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Image by Kunal Shinde

Ecological Healing Immersion

Our minds and bodies are not separate from our environment.

Our environment means other beings and our relationships with them, including people, animals, rivers, trees, and mountains.

As the Zen Master Thich Nhat Hanh says, we "inter-are".

If we want total and radical healing, we must expand our process to include our relationships and our environments.


These immersions are a way for us to step into a time and space with this shared intention, to step out of ourselves in a space structured for unstructuring and opening into the immediacy of our coemerging with all life. And to direct that coemerging toward health and well-being.

Immersions range from one-day to multiple weeks, and can be done privately or in groups.


If we really want to heal as an individual, it cannot be isolated from healing as an environment. Healing is not a technique, it is not an isolated event, it is not something discrete. Healing is an ongoing, active co-emerging of an ecological system - which includes an individual and their environment. Nothing is happening in a vacuum. An individual cannot exist within a vacuum. They don’t exist within vacuum. There is not a clear boundary where the individual ends and where the environment begins. There are many boundaries, but they are all porous boundaries. Ecological healing is something that involves the space and everyone and everything in it.


In an ecological healing immersion, we are intentionally co-creating a space which transcends our ordinary contexts, and transcends our ordinary individuality, for the explicit purpose of individual, collective, and environmental healing.


We will immerse into beautiful and serene environments to delve into intensive individual contemplative counseling, transformative bodywork, yoga, and meditation. We will come together to further our individual processes through dynamic relational therapy. We will engage the environment in new and constructive ways, learning to be comfortable in the outdoors and to regenerate and steward the land. 



Additionally, we will frame our time together with rites of passage, drawing from ancient traditions and indigenous wisdom. Neuropsychologists and medical biochemists are beginning to reveal evidence of what humans have known for time immemorial. Coming together in simple acts of kindness and connection, sharing the mythopoetic by fireside, singing to synchronize and regulate heart-rhythms and brainwaves, moving or dancing together to dissolve the self, forest bathing in phytoncides and terpenes (to say the least), engaging in group processing, ritual, and rites of passage, simply sitting in contemplative practice together, in retreat, and above all, collectively stewarding and giving back to the earth - the living system of which we are but a part - all creates an opportunity for radical transformation.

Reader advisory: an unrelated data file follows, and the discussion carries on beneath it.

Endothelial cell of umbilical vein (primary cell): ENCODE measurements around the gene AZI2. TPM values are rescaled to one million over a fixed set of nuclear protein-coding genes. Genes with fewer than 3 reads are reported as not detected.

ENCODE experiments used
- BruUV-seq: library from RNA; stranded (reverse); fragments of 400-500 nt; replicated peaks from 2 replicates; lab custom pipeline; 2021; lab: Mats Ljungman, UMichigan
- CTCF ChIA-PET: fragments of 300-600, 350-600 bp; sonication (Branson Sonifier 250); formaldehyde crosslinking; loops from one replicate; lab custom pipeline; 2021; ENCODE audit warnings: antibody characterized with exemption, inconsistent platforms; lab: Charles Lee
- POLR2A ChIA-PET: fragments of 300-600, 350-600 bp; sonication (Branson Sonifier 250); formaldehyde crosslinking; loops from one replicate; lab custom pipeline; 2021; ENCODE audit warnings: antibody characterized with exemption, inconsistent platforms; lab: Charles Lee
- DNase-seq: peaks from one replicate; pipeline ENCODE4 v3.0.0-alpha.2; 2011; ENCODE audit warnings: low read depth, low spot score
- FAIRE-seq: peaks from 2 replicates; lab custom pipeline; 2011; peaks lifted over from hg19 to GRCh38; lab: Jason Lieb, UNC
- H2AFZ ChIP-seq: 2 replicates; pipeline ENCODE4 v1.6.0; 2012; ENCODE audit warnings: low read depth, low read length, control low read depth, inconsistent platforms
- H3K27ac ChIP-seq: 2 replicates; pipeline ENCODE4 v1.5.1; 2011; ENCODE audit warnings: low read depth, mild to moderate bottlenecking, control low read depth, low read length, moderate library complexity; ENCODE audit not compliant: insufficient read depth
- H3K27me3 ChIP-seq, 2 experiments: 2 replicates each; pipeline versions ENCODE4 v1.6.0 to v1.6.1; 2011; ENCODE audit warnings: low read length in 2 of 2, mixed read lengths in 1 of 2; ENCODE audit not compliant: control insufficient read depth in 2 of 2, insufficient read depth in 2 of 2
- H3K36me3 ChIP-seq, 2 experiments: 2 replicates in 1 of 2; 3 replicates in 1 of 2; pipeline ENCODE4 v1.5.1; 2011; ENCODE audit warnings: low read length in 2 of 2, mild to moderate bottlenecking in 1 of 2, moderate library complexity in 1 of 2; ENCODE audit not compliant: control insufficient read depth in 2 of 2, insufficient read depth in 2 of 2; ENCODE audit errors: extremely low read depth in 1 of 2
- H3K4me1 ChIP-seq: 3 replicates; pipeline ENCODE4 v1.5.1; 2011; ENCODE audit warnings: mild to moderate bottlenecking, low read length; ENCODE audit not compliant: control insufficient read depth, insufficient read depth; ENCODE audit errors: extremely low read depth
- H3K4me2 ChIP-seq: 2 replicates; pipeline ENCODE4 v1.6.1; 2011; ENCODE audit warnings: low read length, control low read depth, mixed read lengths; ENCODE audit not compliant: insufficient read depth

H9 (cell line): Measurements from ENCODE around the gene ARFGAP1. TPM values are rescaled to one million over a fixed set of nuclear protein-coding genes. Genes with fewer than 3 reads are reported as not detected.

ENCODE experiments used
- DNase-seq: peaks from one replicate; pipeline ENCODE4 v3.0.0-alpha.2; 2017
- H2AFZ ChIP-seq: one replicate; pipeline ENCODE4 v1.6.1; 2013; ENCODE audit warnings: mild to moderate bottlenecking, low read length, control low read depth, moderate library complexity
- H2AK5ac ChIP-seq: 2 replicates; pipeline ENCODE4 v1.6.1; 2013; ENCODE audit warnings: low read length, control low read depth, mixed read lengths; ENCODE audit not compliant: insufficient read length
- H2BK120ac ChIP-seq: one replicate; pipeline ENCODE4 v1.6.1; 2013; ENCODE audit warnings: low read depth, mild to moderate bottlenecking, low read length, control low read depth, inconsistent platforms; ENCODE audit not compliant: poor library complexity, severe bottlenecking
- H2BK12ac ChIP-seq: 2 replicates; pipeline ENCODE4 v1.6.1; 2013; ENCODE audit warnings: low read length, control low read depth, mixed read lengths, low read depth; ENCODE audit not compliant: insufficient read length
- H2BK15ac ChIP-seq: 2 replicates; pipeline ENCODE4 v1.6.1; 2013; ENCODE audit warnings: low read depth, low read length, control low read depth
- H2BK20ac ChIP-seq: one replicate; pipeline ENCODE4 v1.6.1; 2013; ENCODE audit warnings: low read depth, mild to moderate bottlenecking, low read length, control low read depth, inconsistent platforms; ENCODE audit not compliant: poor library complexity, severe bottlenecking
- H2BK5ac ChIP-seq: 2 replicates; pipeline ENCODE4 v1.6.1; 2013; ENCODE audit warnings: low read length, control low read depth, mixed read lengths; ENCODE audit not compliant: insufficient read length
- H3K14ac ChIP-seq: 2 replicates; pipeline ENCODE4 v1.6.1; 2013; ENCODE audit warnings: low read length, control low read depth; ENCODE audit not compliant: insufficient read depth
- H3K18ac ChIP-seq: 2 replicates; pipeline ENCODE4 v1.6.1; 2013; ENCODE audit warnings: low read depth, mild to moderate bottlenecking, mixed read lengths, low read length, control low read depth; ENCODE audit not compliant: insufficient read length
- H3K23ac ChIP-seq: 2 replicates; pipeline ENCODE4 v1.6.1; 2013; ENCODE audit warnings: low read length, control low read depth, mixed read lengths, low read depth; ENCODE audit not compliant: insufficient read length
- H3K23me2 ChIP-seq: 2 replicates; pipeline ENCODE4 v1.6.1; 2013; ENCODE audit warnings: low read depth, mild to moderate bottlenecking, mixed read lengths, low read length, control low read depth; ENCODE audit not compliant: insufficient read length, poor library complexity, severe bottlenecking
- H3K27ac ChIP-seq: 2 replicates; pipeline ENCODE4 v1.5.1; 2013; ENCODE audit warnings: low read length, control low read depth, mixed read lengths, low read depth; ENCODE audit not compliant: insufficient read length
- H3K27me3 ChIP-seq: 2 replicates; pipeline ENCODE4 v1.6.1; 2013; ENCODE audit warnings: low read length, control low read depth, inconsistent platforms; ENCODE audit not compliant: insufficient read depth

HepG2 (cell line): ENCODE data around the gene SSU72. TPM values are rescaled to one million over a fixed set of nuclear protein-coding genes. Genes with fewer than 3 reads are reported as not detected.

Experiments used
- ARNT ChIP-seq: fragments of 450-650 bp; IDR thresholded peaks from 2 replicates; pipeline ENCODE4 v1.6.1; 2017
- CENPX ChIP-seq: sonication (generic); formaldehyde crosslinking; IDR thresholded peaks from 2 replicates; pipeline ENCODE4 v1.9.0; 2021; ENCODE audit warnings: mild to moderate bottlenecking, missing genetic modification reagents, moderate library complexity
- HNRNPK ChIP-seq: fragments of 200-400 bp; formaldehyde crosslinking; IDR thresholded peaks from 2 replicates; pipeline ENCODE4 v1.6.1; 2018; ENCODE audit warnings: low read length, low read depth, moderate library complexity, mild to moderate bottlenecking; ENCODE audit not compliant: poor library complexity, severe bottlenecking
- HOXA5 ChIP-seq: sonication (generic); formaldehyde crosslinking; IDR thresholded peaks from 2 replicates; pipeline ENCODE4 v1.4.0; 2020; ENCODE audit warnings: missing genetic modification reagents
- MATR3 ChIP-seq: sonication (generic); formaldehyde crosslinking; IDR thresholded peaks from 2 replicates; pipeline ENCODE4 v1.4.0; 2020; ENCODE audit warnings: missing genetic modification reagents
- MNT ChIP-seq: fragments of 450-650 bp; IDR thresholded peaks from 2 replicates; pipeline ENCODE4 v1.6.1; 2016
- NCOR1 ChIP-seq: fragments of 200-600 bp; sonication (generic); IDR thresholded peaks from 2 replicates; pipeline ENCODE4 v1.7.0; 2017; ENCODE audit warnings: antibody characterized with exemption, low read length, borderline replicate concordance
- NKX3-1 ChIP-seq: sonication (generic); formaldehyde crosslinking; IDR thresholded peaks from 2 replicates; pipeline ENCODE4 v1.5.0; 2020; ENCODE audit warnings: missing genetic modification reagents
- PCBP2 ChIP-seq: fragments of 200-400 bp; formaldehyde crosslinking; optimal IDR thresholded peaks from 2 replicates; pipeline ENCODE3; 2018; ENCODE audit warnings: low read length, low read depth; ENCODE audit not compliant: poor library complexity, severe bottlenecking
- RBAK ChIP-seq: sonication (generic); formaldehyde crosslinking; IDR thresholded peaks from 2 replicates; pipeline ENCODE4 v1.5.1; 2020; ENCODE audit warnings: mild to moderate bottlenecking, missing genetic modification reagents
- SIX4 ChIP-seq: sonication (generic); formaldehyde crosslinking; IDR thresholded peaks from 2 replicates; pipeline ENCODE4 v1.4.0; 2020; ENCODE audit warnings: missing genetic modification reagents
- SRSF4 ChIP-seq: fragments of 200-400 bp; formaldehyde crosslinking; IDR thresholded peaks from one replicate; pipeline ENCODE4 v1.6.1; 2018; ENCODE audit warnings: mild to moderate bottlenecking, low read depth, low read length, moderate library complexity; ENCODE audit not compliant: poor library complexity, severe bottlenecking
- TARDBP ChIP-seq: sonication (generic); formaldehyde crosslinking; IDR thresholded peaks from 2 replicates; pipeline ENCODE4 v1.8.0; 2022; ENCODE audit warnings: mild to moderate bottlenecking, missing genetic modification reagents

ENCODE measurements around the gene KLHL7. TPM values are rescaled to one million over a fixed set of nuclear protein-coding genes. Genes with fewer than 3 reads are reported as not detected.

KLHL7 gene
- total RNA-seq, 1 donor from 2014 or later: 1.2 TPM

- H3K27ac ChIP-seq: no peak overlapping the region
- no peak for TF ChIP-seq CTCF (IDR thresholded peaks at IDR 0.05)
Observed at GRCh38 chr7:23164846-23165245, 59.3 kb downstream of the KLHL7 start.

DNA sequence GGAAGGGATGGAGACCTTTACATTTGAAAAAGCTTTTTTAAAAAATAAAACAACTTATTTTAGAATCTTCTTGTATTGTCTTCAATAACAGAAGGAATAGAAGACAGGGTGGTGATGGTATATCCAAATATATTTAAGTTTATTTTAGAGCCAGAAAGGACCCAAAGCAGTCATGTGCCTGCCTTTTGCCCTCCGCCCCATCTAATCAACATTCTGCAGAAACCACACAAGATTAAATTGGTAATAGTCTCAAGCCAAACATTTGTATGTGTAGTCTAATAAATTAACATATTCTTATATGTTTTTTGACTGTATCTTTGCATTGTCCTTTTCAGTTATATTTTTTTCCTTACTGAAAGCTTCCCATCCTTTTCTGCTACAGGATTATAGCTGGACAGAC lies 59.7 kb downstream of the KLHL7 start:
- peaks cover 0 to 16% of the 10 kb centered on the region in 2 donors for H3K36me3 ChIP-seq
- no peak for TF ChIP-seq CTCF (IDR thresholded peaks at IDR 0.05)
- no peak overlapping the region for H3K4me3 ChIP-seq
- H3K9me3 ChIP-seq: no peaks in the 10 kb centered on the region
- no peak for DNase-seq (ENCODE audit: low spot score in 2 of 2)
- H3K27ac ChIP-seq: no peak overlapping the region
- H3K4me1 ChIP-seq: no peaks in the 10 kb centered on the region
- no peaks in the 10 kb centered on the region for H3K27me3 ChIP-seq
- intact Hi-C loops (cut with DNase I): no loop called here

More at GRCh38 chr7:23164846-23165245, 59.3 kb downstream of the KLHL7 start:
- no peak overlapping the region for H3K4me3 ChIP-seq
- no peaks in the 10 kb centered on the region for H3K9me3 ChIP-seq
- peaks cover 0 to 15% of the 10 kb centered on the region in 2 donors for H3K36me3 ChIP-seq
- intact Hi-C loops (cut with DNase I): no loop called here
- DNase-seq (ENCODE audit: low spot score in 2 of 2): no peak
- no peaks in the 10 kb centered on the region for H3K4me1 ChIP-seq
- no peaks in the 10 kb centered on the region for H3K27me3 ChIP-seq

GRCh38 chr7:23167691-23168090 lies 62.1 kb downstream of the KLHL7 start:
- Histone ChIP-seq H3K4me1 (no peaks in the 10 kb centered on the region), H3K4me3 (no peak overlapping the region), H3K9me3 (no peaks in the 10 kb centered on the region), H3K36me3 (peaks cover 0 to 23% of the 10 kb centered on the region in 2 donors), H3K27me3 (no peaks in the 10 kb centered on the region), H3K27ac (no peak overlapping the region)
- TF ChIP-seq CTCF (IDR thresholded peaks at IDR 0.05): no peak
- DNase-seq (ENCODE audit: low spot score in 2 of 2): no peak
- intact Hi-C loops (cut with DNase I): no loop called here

Look at an object some distance away from you.

Are you truly experiencing that object, or are you experiencing a sense of the object within your own mind?

Isn’t that what it means to have “senses”?

Can we say that our mind is located within the boundaries of our skin?

Or is our place, our space, our environment as much a part of our mind as the words floating in the phenomenon we call “thinking”?

Feel the support underneath you.

Are you feeling your body, or the relationship between your body and the support?

What’s supporting that support?

Can we say that what we "feel" is a sense isolated within the boundaries of our skin?

Or is our place, our space, our environment as much a part of our bodymind as the phenomenon we call “feeling”?

Take a deep breath.

Feel your body.

Keep noticing the sensations of your body.

Now think about the fires in Australia and in California.

Do you notice any visceral sensations arising with these thoughts?

Now think about the violence in Israel and Palestine.

Do you notice any visceral sensation?

Now take another deep breath and visualize yourself in a quiet and cool forest, with sunlight peaking through the trees and a soft trickle of water lapping over smooth pebbles in a gentle stream. Imagine there are no biting bugs, only beautiful and gentle birds flitting about, dragonflies shining in vibrant technicolor, and a warm breeze rustling leaves and branches, carrying with it the aroma of medicinal saps and herbs. 

What are you feeling in your body?

We are not separate from our environment.

We are ecological beings.

We inter-are.

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